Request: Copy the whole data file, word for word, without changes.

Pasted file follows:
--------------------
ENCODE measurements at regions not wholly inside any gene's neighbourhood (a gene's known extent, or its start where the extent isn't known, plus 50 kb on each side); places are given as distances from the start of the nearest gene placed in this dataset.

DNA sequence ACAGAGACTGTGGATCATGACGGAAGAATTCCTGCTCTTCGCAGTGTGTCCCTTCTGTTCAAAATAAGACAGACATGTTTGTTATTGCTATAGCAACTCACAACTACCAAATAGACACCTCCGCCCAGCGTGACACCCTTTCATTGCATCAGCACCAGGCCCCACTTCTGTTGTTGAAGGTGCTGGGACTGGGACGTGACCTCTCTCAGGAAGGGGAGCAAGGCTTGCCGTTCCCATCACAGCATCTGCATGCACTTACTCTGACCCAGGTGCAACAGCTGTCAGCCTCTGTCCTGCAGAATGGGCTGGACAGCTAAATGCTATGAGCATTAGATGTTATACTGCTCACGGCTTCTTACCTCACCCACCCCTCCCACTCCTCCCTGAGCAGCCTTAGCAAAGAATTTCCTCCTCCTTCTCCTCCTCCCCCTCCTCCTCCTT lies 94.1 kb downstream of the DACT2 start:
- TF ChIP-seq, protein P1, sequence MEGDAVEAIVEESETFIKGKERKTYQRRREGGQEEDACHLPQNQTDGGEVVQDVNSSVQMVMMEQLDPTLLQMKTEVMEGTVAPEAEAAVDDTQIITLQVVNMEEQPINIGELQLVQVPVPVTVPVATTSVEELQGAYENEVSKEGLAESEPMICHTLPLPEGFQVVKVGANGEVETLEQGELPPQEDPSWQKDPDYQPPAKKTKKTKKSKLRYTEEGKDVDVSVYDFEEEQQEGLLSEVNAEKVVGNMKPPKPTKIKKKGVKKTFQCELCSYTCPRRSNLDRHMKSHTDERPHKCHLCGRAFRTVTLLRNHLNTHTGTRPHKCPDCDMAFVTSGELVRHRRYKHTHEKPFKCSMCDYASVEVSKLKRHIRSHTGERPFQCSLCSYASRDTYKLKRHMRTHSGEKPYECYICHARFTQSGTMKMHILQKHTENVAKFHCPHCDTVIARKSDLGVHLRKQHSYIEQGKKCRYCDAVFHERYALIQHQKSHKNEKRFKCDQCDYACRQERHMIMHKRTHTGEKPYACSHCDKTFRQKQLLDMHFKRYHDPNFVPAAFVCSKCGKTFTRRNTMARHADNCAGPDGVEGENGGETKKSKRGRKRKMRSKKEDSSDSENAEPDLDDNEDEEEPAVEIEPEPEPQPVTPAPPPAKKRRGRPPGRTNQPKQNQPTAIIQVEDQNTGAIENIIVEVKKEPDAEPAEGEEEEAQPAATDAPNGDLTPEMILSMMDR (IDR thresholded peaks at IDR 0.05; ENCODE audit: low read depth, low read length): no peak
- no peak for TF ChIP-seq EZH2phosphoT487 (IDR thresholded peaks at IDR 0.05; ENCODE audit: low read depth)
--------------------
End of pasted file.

ENCODE measurements at regions not wholly inside any gene's neighbourhood (a gene's known extent, or its start where the extent isn't known, plus 50 kb on each side); places are given as distances from the start of the nearest gene placed in this dataset.

DNA sequence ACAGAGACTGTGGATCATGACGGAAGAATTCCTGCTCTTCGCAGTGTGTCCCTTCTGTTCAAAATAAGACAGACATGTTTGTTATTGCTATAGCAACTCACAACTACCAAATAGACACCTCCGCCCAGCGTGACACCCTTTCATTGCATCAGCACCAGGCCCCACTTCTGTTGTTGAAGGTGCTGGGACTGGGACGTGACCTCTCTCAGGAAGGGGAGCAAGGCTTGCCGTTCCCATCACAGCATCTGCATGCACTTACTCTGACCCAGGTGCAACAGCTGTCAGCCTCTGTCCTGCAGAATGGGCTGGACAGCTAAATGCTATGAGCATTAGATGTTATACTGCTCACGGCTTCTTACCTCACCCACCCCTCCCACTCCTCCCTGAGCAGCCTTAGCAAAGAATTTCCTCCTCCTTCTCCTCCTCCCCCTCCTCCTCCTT lies 94.1 kb downstream of the DACT2 start:
- TF ChIP-seq, protein P1, sequence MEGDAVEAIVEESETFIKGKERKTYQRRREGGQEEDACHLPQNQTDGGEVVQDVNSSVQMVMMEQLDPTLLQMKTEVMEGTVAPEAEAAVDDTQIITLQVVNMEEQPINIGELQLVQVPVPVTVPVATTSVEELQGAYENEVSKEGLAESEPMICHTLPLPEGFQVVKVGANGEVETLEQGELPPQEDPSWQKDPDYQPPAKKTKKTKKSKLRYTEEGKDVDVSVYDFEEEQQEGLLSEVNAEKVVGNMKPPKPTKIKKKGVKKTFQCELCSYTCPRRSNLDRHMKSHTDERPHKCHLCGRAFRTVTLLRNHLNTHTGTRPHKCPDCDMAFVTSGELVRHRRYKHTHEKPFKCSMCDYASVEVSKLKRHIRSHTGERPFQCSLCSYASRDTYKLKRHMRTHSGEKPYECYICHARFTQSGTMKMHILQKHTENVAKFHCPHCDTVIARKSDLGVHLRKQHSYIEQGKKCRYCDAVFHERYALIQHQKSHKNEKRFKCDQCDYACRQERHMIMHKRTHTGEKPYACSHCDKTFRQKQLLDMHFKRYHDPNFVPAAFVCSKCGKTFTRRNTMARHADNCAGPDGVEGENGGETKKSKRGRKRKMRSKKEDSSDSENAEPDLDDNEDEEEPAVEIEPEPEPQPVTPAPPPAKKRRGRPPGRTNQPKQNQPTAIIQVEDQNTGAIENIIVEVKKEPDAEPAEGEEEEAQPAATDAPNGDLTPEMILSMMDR (IDR thresholded peaks at IDR 0.05; ENCODE audit: low read depth, low read length): no peak
- no peak for TF ChIP-seq EZH2phosphoT487 (IDR thresholded peaks at IDR 0.05; ENCODE audit: low read depth)